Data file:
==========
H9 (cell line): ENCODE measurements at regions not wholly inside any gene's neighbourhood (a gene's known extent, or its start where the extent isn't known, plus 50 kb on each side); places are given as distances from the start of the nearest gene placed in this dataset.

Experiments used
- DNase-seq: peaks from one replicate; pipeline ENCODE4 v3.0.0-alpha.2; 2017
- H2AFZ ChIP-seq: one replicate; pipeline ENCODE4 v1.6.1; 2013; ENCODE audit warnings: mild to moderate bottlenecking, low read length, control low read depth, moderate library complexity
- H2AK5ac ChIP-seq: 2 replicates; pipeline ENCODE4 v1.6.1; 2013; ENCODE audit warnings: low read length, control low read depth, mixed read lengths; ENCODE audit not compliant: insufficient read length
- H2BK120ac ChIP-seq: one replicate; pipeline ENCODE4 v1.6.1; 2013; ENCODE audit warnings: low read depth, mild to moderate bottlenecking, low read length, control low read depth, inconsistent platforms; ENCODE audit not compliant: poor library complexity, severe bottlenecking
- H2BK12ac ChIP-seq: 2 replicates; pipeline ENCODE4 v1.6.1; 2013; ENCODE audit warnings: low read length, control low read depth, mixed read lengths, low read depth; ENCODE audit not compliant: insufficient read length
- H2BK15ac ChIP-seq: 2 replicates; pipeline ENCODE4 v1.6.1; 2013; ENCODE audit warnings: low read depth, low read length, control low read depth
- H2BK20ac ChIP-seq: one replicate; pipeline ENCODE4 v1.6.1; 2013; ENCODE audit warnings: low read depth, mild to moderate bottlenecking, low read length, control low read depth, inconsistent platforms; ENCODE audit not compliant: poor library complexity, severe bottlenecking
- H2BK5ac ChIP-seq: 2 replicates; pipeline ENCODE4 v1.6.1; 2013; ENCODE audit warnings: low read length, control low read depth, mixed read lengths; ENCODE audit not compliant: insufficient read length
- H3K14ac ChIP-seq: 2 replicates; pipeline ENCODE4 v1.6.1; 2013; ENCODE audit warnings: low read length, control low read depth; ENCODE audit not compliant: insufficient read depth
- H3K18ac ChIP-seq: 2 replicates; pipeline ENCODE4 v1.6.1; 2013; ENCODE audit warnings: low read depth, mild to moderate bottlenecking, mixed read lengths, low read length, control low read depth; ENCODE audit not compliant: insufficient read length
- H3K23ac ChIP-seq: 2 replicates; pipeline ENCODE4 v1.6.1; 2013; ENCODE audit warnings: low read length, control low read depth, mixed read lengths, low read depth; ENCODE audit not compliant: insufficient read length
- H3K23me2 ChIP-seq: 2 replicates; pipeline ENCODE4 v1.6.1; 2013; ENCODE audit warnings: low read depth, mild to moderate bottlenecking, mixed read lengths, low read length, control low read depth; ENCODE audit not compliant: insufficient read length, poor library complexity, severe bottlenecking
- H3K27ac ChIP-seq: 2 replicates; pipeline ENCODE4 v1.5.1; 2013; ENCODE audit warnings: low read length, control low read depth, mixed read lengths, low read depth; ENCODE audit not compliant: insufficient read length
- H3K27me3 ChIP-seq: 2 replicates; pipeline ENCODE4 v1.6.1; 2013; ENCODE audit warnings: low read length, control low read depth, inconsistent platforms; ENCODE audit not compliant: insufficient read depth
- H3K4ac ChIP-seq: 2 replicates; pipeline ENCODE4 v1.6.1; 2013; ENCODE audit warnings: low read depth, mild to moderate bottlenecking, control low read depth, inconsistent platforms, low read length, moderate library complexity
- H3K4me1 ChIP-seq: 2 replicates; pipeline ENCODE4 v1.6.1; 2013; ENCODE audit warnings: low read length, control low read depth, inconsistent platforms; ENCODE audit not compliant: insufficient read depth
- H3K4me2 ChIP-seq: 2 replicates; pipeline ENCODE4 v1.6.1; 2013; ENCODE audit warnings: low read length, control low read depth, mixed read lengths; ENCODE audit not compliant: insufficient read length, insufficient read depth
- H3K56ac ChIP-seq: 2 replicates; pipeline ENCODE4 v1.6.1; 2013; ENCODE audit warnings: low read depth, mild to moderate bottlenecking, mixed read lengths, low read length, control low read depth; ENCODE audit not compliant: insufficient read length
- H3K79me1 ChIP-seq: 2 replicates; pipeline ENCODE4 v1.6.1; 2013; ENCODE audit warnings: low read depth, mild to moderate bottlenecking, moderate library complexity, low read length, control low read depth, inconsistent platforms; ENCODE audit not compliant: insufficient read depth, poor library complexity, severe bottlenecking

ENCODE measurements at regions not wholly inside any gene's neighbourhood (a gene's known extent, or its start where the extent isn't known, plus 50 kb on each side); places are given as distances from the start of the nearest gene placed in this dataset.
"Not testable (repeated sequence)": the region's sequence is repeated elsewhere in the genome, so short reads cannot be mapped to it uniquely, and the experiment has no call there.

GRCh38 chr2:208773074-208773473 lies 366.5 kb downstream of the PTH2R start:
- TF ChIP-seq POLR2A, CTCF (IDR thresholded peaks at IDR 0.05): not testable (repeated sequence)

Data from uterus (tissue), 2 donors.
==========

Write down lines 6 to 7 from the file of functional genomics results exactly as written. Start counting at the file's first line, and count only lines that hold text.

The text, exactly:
- H2BK120ac ChIP-seq: one replicate; pipeline ENCODE4 v1.6.1; 2013; ENCODE audit warnings: low read depth, mild to moderate bottlenecking, low read length, control low read depth, inconsistent platforms; ENCODE audit not compliant: poor library complexity, severe bottlenecking
- H2BK12ac ChIP-seq: 2 replicates; pipeline ENCODE4 v1.6.1; 2013; ENCODE audit warnings: low read length, control low read depth, mixed read lengths, low read depth; ENCODE audit not compliant: insufficient read length